Monday, 23 June 2008

Blue Oyster Cult

"The clock strikes twelve and moondrops burst/Out at you from their hiding place" - 'Astronomy'

I remember embarking on camping holidays with my family in the late 80s and early 90s and a cassette of Imaginos (along with Secret Treaties, Spectres and a compilation entitled Career Of Evil) provided the perfect soundtrack to our inevitably rain-soaked trips to the south coast, or Wales. When you're young and susceptible to parent-induced boredom, music can add the necessary perfume to an imperfect situation, tranforming your predicament into something with the scent of adventure. The rain, sea and stars begin to whisper their secrets. The veil lifts a fraction. Magick is afoot.

"The Oyster boys are swimming now/Hear them chatter on the tide" - 'Blue Oyster Cult'

The concept of Imaginos was originally formulated in 1967 by Blue Oyster Cult manager, producer and lyricist Sandy Pearlman, and detailed in a collection of poems collectively titled 'The Soft Doctrines Of Immaginos'. Fragments of this concept surfaced in early 70s BOC songs such as 'Subhuman', 'Astronomy' and 'ETI' before its eventual shoring up into the album released in 1988. "Basically, it's an interpretation of history," explained Pearlman to Kerrang! magazine in September that year. "An explanation for the onset of World War I, or a revelation of the occult origins of it. Imaginos is the main character, and is what I call 'an actor in history'. He plays different roles in history and was born as a modified child, modified by an alien influence, and his mission is to present the human race with the challenge of evil. The aliens are playing with our history as if it's a game, and he motivates the game and presents the choices to the human race. They react as they will."

"The writing in the notebook/Notation from the stars" - 'I Am The One You Warned Me Of'

The narrative thread of Imaginos - described in the sleevenotes as a 'random access myth' - makes reference to the Spanish conquest of the New World, Haitian Voodoo, the reign of Elizabeth I and her counsel by occult advisor Dr. John Dee (who claimed to converse with spirits using a 'magic mirror' fashioned in Mexico from black volcanic stone), Lovecraftian gods, Egyptian fertility rites, hallucinogenic cacti ("Do the Don Pedro" - 'Les Invisibles'), the discredited Sirius myth of the African Dogon tribe as documented by Robert Anton Wilson in Cosmic Trigger, and the gothic literary traditions of Europe and America. Pearlman weaves a rich tapestry of truth, half-truth and out-and-out fantasy to spellbinding effect, and it is this rigorous dedication to the weird that makes Imaginos possibly the most literate and intelligent rock concept album ever devised. Enigmatic and often wilfully obtuse, Imaginos nevertheless lives up to its billing as "A bedtime story for the children of the damned." The cover image, perhaps harking back to the 'Black & White' trilogy of Blue Oyster Cult (1972), Tyranny And Mutation (1973) and Secret Treaties (1974), is a monochrome photograph of San Francisco's Cliff House Hotel, built in 1863. The hotel glowers on the cliffs, ghost-lit against a skyful of cumulonimbus. If I ever visit San Francisco, that's where I'd like to stay.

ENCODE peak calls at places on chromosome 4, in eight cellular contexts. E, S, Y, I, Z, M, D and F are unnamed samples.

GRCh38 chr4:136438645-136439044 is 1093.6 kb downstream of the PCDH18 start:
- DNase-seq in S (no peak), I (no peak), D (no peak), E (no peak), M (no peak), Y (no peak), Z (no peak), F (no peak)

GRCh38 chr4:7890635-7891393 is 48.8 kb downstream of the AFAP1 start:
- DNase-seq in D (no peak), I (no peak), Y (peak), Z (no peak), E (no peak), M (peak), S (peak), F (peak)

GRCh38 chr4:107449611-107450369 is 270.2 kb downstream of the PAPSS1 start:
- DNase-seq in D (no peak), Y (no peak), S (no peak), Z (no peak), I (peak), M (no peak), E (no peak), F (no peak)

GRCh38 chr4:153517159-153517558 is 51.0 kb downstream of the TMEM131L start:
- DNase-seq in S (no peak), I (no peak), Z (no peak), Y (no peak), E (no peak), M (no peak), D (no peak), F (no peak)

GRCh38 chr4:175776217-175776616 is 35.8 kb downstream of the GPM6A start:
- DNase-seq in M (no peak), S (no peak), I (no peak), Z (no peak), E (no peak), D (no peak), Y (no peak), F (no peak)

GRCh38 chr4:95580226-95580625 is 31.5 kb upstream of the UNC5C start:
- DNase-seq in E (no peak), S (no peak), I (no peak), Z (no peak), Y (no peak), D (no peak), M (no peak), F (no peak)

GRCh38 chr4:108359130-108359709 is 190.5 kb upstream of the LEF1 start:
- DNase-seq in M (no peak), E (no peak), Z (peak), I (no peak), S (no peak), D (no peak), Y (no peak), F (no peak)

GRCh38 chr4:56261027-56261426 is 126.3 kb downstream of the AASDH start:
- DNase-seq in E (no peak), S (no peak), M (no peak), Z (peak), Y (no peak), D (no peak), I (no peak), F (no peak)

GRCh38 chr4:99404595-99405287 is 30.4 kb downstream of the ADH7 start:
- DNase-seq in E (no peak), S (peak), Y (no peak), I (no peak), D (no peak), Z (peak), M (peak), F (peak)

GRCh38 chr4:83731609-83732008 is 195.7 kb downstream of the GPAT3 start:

"Where witches went mad more than once" - 'Magna Of Illusion'

The unsavoury aspect of Imaginos becomes apparent when one considers its origins as a projected solo album by ex-drummer Albert Bouchard, and what appears to have been the wholesale hijacking of the project by Pearlman and the remaining members of BOC. Bouchard worked on the project with Pearlman after leaving the band in the early 80s, and BOC's label CBS showed interest, but allegedly requested that it be released as under the Blue Oyster Cult name. BOC broke up and the idea was eventually abandoned, but revived following the band's reformation - without Albert - in 1987. The released version of Imaginos contains basic tracks recorded by Bouchard and selected session musicians, with some elements overdubbed by Pearlman and Oyster boys Eric Bloom (vocals, guitars), Donald 'Buck Dharma' Roeser (vocals, guitars) and Allen Lanier (keyboards). Having been shut out of his own album project, Bouchard has expressed disappointment and anger at his old bandmates and manager. It's extremely unlikely that the original line-up will ever work together again.

"I've lived upon the edge of chance/For twenty years or more/And this is what my friends all mean" - 'Del Rio's Song'

Sonically, Imaginos is fucking odd, a disorientating blend of overblown pomp rock, AOR, metal and sea-shanty power pop. 'I Am The One You Warned Me Of', 'Les Invisibles', 'Del Rio's Song' and 'Magna Of Illusion' strike an uneasy balance between the sinister mysticism of Blue Oyster Cult, Tyranny & Mutation and Secret Treaties and the radio-friendly gloss of the group's post-'Don't Fear The Reaper' incarnation. This was clearly no formula for mainstream success, and the album effectively wiped itself from history. But it's the story within the story that makes Imaginos so fascinating. A narrative spanning 200 years of myth and magick, it stands as testament not only to one of America's greatest bands, but also the unsung imagination of Sandy Pearlman, a maverick conceptualist convinced that rock music could be a vehicle not only for atavistic gratification or the expression of utopian ideals... but also for the starry wisdom glimpsed in fever dreams and wild hallucinations.

"So ladies fish and gentlemen/Here's my idle plea/See me in the blue sky bag/Meet me by the sea" - 'Blue Oyster Cult'